For instance, you previously received your electric power from one pole and wires company and now that the market is deregulated the same pole and wire appears at your house and there are no additional wires coming in.
So how do 30 different electric companies come in and begin to offer electricity service? How do the charges get sorted out and which ones are from which company?
A beginning question by many is how do you avoid being charged double? You see even when deregulation occurs you still get billed by your old electric company and your new provider you choose.
The old monopoly electric company can only charge you for pole and wire charges related to the setup and maintenance of the transmission lines.
The generation charges are handled by one of 30 or so retail electric companies you may decide to go with. These retail electricity companies buy their energy at wholesale on an exchange or spot market and resell it to you.
There is usually some type of organization that oversees the entire switching process so that when you switch to an alternate electric company from the old monopoly there will not be double charging and other nonsense.
The entity that oversees the market in Texas is ERCOT. This agency stands for “Electric Reliability Council of Texas” There are many other similar entities in other states that do the same type of thing by offering an unbiased service of switching electric service customers from one company to another and selling back excess power.
What happens in newly deregulated markets is the capitalization on customer confusion surrounding the deregulated market. Some electric companies come into a new market and create marketing and sales scripts that leads their customers down the path of least resistance by using familiar brand names and charge categories.
These bad unethical companies will go so far as to call some of their retail charges official sounding names that appear to be charges that are past through by the pole and wires company but are really just disguised retail electric charges with no real meaning.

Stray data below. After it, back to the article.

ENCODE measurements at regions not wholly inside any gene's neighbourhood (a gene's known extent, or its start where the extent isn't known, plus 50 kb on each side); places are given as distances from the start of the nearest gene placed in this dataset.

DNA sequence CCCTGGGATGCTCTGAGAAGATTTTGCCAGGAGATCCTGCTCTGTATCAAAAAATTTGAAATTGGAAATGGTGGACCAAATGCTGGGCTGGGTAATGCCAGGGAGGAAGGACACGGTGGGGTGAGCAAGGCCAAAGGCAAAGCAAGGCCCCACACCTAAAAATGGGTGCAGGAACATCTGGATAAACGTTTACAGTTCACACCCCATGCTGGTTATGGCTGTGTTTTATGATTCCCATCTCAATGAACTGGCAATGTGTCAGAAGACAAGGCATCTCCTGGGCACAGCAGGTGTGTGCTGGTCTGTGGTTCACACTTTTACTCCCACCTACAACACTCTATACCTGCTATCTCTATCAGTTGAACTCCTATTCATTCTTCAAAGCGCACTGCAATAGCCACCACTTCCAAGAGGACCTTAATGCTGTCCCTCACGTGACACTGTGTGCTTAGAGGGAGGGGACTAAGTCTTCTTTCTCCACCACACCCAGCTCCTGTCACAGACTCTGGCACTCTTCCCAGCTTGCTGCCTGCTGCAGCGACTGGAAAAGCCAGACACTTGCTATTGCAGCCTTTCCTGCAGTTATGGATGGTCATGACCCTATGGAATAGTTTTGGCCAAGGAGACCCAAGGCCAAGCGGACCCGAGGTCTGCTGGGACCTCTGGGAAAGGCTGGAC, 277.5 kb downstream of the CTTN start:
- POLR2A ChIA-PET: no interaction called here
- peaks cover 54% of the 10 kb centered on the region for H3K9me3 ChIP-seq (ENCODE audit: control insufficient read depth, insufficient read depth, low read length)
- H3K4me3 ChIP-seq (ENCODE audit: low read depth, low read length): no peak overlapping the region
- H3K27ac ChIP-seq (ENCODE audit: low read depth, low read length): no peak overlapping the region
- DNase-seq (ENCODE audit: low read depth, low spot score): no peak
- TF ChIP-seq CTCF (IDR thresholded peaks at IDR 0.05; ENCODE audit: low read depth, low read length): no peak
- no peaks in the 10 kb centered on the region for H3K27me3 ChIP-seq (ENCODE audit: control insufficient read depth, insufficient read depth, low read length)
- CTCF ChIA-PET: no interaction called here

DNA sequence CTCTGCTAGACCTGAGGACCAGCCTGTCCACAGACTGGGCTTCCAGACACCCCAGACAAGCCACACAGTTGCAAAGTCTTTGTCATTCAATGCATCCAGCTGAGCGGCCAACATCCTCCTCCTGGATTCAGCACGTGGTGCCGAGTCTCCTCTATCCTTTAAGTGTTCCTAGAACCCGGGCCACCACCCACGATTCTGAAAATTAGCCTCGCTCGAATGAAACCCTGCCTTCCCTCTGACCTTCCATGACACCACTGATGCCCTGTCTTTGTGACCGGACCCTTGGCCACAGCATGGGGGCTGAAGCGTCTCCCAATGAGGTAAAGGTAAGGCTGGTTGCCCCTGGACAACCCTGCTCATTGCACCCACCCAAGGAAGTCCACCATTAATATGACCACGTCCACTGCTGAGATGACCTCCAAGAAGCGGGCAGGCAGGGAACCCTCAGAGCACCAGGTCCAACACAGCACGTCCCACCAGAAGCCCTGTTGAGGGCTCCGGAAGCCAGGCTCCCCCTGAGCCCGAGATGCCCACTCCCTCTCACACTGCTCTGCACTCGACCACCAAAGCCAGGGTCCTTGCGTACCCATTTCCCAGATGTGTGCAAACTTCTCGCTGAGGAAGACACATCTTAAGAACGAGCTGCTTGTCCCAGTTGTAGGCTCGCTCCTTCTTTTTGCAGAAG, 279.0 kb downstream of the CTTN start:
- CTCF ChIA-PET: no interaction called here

Another tactic is to get customers to switch over to a new company with a new brand name by bringing up the old monopoly electric utility name and referring to notices they sent out about deregulation.
The notices are sent out to inform their customers that electric choice is now available and so new companies may knock on your door and convince you that your switch to a new company is simply the same thing you were notified about by the monopoly electric utility in your area.
These sales people will try to convince you that the electric service charges are all the same and that you will even still receive a bill with the old monopoly electric utility charges while the retail rate will be cheaper.
What these energy suppliers are doing is using some truth while sprinkling it with deceptive trade practices. Once this electric company has you on board their train of lies you may switch only to discover even more electricity service charges than you had to begin with.
To avoid this type of trick and scam we recommend you use a service like our electric company comparison chart that bundles in all fees and charges and clearly represents each electricity company without leading you to believe it is the old monopoly electric utility. Newly deregulated markets may see these type of situations from MD power companies and PA electricity suppliers.
Once you have found the cheapest electric rate you can sign up online or call one of our energy consultants at 1-800-971-4020.